21 November 2017 Preliminary performances measured on a CMOS long linear array for space application
Author Affiliations +
Proceedings Volume 10567, International Conference on Space Optics — ICSO 2006; 105671M (2017) https://doi.org/10.1117/12.2308076
Event: International Conference on Space Optics 2006, 2006, Noordwijk, Netherlands
Abstract
This paper presents the design and the preliminary performances of a CMOS linear array, resulting from collaboration between Alcatel Alenia Space and Cypress Semiconductor BVBA, which takes advantage of emerging potentialities of CMOS technologies.

The design of the sensor is presented: it includes 8000 panchromatic pixels with up to 25 rows used in TDI mode, and 4 lines of 2000 pixels for multispectral imaging. Main system requirements and detector tradeoffs are recalled, and the preliminary test results obtained with a first generation prototype are summarized and compared with predicted performances.
Renard, Artinian, Dantès, Lepage, and Diels: PRELIMINARY PERFORMANCES MEASURED ON A CMOS LONG LINEAR ARRAY FOR SPACE APPLICATION

1.

INTRODUCTION

The long linear CMOS detector is a Panchromatic (PAN)-Multispectral (XS) detector including 2 sets of pixel lines:

  • The PAN pixel line which includes a Time Delay Integration (TDI) function with up to 25 stages

  • The XS pixel line which is constituted of 4 parallel lines of pixels, each one corresponding to a specific colour.

This sensor is foreseen to be integrated in the future High Resolution (HR) Earth Observation Instrument focal planes.

Image acquisition in pushbroom mode coupled to TDI capabilities allows the enhancement of HR imaging radiometric performance, and the implementation of the PAN and the XS pixels on the same die allows an higher level of integration than other detector technologies.

2

MAIN REQUIREMENTS

The silicon ship requirements for the CMOS long linear array must include the following functions:

  • the PAN imaging area, made of photosensitive cells, arranged in lines and columns into a Time Delay Integration (TDI) array,

PAN image area characteristics

Pitch along X (acrossscan)13 μm
Pitch along Y (along scan,or along TDI direction)13 μm
Number of photoelementsper line8000
Number of active line(operated in TDI)8- 25
  • the PAN readout circuit for Correlated Double Sampling (CDS), addition, multiplexing, single ended outputs, and associated logic and analogue functions,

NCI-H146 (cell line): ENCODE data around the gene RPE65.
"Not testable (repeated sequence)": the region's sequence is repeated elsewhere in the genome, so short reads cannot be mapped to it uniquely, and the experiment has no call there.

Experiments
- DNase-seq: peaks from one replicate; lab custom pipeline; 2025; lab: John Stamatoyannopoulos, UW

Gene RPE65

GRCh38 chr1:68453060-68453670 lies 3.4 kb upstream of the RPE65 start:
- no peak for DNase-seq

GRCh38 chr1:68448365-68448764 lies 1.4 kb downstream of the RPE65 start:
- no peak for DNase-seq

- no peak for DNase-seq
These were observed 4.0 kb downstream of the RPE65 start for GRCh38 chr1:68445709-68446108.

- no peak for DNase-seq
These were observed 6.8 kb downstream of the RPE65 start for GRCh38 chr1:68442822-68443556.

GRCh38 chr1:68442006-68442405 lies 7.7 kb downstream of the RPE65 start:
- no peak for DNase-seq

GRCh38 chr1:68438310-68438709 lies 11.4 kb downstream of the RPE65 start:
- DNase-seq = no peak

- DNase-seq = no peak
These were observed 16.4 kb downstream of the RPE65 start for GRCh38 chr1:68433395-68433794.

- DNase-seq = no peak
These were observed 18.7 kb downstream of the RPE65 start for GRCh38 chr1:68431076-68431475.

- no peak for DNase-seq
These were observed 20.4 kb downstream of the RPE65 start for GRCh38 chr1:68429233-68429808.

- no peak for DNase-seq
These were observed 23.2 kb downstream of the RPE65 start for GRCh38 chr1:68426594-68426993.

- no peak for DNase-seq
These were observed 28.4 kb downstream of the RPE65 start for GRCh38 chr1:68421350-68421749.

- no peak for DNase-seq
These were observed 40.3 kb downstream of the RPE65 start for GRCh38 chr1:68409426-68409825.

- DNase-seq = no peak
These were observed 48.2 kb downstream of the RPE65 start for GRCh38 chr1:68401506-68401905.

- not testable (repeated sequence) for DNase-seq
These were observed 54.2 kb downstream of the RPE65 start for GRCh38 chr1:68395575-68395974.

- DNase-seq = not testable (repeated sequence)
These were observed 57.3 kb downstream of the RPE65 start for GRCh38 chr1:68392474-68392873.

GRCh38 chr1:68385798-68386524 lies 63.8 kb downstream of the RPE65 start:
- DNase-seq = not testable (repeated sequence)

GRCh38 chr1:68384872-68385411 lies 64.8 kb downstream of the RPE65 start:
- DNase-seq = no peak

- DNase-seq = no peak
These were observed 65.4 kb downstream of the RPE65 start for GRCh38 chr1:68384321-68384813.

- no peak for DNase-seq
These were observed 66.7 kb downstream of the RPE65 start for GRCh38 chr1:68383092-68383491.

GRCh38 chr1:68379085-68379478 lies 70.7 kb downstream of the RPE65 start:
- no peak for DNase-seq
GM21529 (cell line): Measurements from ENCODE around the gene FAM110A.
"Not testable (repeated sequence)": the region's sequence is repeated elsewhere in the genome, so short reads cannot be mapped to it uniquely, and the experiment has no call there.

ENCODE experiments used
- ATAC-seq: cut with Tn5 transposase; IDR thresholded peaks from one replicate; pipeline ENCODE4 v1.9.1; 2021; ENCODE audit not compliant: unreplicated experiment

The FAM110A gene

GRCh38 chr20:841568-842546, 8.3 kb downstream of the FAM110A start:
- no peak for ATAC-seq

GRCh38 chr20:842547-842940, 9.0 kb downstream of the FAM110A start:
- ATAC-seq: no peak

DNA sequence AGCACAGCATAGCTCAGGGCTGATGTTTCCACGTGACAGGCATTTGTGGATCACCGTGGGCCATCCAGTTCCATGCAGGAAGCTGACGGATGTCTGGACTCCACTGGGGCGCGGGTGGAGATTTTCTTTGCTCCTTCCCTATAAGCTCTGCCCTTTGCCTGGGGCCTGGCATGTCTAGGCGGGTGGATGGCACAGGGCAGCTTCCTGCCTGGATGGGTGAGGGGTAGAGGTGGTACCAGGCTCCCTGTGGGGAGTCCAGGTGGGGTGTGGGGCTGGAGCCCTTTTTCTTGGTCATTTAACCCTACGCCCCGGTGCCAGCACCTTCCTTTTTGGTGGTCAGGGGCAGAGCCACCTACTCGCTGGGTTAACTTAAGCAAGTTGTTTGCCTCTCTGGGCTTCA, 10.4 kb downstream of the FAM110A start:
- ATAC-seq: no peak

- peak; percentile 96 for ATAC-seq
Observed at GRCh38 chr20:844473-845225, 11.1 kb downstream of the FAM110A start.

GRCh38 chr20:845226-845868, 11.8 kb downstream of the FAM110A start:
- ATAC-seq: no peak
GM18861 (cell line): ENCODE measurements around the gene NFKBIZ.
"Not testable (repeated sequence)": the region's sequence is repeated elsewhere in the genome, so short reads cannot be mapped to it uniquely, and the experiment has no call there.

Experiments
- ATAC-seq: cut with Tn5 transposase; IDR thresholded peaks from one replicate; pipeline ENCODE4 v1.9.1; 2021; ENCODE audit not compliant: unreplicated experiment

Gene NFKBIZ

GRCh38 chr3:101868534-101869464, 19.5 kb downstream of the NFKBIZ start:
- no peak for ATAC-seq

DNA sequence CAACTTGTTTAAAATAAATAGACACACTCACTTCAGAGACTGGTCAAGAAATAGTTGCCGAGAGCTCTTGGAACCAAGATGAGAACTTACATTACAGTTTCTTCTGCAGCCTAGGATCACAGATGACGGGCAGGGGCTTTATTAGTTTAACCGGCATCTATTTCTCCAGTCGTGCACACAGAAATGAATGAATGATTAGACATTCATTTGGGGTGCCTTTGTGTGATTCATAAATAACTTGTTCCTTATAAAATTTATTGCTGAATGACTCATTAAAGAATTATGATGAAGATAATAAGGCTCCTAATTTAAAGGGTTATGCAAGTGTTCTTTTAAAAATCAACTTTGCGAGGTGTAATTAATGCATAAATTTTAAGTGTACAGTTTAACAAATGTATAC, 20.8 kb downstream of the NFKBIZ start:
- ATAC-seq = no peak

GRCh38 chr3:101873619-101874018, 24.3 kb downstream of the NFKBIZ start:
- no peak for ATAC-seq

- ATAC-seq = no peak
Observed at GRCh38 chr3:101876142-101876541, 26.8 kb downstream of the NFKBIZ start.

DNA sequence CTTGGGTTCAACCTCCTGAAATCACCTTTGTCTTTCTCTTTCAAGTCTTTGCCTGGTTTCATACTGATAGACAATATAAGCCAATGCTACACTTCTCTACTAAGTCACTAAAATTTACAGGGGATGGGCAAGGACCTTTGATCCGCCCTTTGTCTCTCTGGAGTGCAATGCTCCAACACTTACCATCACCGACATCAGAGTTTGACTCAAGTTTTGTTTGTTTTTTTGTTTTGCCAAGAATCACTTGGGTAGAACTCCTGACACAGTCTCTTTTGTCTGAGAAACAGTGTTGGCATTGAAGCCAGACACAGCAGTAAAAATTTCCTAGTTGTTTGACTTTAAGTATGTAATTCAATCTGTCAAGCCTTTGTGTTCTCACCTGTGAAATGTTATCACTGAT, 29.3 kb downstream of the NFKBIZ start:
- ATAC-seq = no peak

• the XS imaging area, made up of photosensitive cells positioned close to the PAN image area, arranged in 4 linear arrays,

XS image area characteristics

Geometric dimension of aphotoelement52 μm x 52 μm
XS pitch along X (acrossscan)52 μm
Number of photoelementsper XS line2000
Number of XS lines4
Distance between adjacentXS lines (centre to centre)20 x (XS pitch along x)
Distance between closestXS line and PAN line(centre to centre)20 x (XS pitch along x)
  • the XS readout circuits for CDS, multiplexing, differential outputs, and associated logic and analogue functions.

A ceramic package interfaces structurally, thermally and electrically the die with the system.

The long linear CMOS detector must be compatible with the following operating modes:

  • PAN TDI and XS,

  • PAN in staring mode (readout of one or several PAN lines without TDI summation) and XS. This mode is required for accurate MTF measurements which cannot be performed in TDI mode.

  • Offset calibration mode (with reference signals inside the detector)

Fig 1 presents the sensor floor plan.

Fig. 1.

PAN-XS CMOS floor plan

00261_PSISDG10567_105671M_page_3_2.jpg

3

MAIN DESIGN TRADE-OFF

In order to optimize the global performance of the sensor (noise, response, MTF,…), several trade offs have been performed.

The main trade off concerned the pixel structure.

The pixel topology finally used for PAN image area is shown [2].

Fig. 2.

PAN sensor pixel topology

00261_PSISDG10567_105671M_page_3_1.jpg

Pixel size has been optimized considering a maximum size of 13 μm and a minimum size of 10 μm which was preferred in a first approach, based only on optical constraints. A size of 13 μm has finally been selected, mainly because of the area required for the column circuitry. A larger pixel has also a better fill factor. These choices have been consolidated by elementary tests performed on test structures.

The integration of both PAN and XS lines has been demonstrated to be feasible without impacting significantly the yield.

PAN signal conditioning was also the result of a trade off. It contains a real CDS in order to optimize linearity and noise performances (reduction of the kTC noise). It means that for each PAN photo-element, a CDS circuit takes the reset level and signal level and yields the difference between both.

Signal conditioning contains dedicated signal operators, such as:

  • preamplification with 2 possible gains to optimize performances in the complete range of line time

  • offset correction electrical reference / stimuli

  • sample & hold and associated switches

  • analog multiplexing